Hope you like arguing, because that’s all you’ll get with Dems. They’ll debate until the proverbial cows come marching home and then roll over for whatever the GOP wants anyway. The “lesser” part of the two evils gets smaller and smaller every election cycle. At some point you have to concede that the Dems are only less evil because they are tacitly complicit with the GOP rather than actively abetting them.

27

chris 09.09.10 at 1:42 pm

They’ll debate until the proverbial cows come marching home and then roll over for whatever the GOP wants anyway.

If the GOP wanted health care reform, they sure hid it well. Or stimulus. Or even the Ledbetter Fair Pay Act.

28

Keith 09.09.10 at 8:28 pm

Chris: If the GOP wanted health care reform, they sure hid it well. Or stimulus. Or even the Ledbetter Fair Pay Act.

HCR is a pale shadow of what was proposed and the stimulus was too small by half. The GOP let those through only so they could underfund them and then say “Told ya so” when they fail.

And the Ledbetter Fair Pay Act was split along party lines almost to the man.

29

chris 09.10.10 at 1:54 pm

And the Ledbetter Fair Pay Act was split along party lines almost to the man.

You do realize this totally contradicts the idea that the Dems will “roll over for whatever the GOP wants”, right?

They passed what the GOP didn’t want, multiple times. That’s a provable fact. The fact that you’re dissatisfied with the extent of HCR that actually passed doesn’t make it “what the GOP wants”, it makes it mushy centrism. There’s nothing centrist about the GOP or its wants.

30

Salient 09.10.10 at 2:50 pm

When people say, “Oh, so-and-so is just the lesser of two evils” , that’s when I reach for my revolver. You just said that one choice is LESS EVIL, and you act like that’s not a real, significant choice?

“They’ll both maim you. The guy on the right will enjoy it a little more, and be quicker about it. Got a preference?”

31

mpowell 09.10.10 at 4:49 pm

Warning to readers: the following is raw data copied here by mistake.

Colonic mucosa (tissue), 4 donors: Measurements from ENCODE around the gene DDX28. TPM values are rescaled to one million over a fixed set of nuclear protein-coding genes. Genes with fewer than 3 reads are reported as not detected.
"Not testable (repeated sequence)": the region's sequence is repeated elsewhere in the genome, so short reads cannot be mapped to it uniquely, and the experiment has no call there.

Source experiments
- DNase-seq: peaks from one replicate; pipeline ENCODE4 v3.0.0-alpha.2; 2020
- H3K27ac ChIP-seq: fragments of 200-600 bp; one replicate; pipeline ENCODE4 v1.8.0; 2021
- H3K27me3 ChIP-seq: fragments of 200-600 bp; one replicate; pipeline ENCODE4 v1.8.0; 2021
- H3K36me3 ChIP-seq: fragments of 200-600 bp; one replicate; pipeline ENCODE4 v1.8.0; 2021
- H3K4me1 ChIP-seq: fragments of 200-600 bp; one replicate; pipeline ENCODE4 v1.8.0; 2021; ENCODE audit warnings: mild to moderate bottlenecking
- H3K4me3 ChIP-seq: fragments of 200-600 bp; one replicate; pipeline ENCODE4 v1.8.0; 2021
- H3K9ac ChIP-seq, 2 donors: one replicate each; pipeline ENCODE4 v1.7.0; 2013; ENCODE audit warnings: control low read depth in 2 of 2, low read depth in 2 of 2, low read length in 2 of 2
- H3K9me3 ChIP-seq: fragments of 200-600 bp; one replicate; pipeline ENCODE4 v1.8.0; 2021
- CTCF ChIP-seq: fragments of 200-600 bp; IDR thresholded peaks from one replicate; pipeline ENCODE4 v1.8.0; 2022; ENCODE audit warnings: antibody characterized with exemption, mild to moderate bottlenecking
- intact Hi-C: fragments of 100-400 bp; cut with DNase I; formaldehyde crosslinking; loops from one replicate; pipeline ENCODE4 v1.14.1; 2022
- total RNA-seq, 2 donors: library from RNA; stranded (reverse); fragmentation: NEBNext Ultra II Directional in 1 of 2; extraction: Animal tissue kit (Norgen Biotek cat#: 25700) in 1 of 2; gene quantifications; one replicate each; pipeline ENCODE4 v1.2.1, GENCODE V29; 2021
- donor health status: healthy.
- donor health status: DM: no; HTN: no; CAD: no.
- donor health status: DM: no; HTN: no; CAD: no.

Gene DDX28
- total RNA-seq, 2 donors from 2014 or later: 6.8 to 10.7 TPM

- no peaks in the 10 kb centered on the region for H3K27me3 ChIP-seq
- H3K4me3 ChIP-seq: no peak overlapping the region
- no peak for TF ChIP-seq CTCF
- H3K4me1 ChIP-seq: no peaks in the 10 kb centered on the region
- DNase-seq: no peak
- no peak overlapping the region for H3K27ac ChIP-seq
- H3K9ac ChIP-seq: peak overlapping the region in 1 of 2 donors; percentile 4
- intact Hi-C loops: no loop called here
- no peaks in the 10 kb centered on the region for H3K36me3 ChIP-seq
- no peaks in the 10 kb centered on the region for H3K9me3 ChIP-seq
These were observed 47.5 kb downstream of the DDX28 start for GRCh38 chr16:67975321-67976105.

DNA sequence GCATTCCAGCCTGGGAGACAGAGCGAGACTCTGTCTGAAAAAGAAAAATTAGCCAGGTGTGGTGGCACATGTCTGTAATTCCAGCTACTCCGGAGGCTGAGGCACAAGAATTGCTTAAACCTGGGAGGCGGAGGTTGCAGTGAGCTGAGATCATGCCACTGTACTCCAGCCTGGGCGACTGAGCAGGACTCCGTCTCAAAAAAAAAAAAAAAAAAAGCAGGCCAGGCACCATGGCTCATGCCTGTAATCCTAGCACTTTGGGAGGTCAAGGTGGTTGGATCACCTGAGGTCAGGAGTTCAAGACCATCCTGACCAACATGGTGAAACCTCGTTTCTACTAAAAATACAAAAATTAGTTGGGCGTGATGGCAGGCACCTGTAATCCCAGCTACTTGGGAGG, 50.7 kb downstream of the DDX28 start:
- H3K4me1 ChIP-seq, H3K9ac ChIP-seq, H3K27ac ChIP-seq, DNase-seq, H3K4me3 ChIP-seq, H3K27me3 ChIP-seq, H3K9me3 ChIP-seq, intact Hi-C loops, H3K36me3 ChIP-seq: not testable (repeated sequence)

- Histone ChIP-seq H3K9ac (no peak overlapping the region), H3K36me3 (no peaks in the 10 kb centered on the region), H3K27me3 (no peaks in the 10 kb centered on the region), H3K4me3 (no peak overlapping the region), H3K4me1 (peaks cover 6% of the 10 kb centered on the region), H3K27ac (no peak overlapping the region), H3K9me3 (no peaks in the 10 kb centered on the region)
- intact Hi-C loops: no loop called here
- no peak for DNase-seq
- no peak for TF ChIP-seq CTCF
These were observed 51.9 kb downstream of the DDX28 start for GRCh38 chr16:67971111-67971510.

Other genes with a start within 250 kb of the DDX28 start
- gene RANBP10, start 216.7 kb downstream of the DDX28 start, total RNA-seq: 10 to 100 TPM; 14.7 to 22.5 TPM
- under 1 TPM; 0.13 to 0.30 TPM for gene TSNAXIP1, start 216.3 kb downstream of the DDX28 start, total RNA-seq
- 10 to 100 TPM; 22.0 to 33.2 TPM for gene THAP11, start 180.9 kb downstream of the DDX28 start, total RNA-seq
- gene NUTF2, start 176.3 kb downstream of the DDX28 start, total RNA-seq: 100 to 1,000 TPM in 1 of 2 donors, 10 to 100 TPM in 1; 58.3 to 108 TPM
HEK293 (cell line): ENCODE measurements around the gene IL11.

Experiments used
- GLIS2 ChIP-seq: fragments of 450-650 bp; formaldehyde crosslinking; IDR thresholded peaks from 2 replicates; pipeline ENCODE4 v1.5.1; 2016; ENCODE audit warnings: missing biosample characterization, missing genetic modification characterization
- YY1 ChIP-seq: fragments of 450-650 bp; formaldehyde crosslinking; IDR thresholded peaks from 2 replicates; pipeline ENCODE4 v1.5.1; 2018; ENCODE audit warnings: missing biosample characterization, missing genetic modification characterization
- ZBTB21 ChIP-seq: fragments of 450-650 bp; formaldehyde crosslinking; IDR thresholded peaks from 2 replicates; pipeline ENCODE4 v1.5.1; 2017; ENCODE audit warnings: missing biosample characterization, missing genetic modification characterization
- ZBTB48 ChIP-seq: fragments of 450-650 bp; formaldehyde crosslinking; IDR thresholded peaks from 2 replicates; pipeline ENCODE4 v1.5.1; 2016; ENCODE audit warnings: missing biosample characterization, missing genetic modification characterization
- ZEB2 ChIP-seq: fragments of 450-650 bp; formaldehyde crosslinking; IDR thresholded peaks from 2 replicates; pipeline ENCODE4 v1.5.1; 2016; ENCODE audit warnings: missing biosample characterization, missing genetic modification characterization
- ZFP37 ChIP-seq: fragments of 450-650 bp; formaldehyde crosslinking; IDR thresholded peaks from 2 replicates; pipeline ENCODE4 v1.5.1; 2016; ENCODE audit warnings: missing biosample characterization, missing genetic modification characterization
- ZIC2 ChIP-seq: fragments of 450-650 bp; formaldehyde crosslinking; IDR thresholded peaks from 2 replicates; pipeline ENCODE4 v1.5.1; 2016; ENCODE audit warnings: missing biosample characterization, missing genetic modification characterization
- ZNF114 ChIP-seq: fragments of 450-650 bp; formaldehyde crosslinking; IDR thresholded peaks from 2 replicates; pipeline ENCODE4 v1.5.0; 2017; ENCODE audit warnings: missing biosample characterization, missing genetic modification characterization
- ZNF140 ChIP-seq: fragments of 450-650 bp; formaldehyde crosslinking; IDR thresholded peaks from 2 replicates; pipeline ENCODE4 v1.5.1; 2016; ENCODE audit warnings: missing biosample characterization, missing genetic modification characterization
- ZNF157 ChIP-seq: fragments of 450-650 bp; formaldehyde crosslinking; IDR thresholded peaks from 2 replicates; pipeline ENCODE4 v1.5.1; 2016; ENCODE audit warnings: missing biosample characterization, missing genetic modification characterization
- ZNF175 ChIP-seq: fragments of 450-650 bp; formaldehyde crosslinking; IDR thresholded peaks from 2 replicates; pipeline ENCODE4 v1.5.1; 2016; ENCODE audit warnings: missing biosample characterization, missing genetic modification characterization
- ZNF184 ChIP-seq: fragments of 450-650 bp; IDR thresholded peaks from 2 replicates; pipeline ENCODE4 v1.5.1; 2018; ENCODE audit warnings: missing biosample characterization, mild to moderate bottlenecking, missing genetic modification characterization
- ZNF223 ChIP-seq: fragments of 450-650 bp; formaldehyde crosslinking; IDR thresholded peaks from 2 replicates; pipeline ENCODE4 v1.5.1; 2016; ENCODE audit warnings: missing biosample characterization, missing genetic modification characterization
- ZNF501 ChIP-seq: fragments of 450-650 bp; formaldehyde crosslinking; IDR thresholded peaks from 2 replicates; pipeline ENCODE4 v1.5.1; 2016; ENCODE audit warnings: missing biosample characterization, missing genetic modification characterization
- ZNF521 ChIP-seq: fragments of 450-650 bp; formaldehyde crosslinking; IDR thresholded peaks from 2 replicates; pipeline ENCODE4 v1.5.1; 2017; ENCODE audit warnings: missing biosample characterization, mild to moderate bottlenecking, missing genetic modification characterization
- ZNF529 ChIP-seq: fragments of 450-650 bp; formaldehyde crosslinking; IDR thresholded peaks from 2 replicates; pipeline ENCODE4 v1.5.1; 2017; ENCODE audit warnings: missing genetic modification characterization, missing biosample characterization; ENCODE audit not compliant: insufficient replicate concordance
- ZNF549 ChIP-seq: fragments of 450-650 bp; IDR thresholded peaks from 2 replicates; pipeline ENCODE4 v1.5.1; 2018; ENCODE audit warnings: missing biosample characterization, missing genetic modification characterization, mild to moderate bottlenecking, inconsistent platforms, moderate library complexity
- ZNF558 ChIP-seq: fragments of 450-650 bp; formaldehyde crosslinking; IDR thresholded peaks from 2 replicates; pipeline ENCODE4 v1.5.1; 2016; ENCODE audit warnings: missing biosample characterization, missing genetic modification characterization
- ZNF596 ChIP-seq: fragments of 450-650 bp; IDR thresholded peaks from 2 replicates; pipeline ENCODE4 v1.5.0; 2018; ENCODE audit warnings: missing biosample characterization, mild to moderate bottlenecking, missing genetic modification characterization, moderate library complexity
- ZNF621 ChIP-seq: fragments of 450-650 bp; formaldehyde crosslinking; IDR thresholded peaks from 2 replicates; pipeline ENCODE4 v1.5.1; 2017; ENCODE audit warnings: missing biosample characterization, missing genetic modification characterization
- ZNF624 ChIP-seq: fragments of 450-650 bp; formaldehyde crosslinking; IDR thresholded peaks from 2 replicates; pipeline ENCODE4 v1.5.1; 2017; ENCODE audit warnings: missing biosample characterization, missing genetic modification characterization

I’m not sure this debate is really going to go anywhere it hasn’t for the past 10 years, but I know people whose lives have literally been saved by the terms of health care reform. I’m not sure what mental trap causes a person to believe that both sides are truly equivalent in the practical impact they have on the lives of US citizens, but it’s a pretty silly thing to believe. Revolutionary theory may also be wrong, but at least it can claim to never have really been tested.

32

HairlessMonkeyDK 09.13.10 at 9:28 am

The real problem with the “lesser of two evils” spiel, is that it forever absolves the Democrats and Democratic voters of everything.
“Yeah, we use indefinite detention, illegal wiretapping, continue monstrous wars… BUT!
Those OTHER guys, they STARTED the war crimes AND they’ll also torture and bad stuff like that!”. Which is true, of course. But so fucking what?
And even if, on the domestic front, everything was perfect:
The best healthcare reform, the best stimulus, the best of all possible worlds…
Well, guess what, the other stuff, the criminal stuff, the fucking WARS, wouldn’t go away. A lot more people might be willing to turn a blind eye toward it though.
Bribery does work.

33

chris 09.13.10 at 1:22 pm

The real problem with the “lesser of two evils” spiel, is that it forever absolves the Democrats and Democratic voters of everything.

Not forever, only until there’s an alternative that (a) is less evil and (b) has a realistic chance of winning elections.

The problem is, those requirements are incompatible because being evil to scary foreigners is so popular that every major party does it out of self-interest (or equivalently, any party that doesn’t see their self-interest in doing it doesn’t become or remain major). So we would need to dissolve the people and elect another.

When the majority wants their government to commit atrocities in the name of national security, that’s what they’ll get.

Comments on this entry are closed.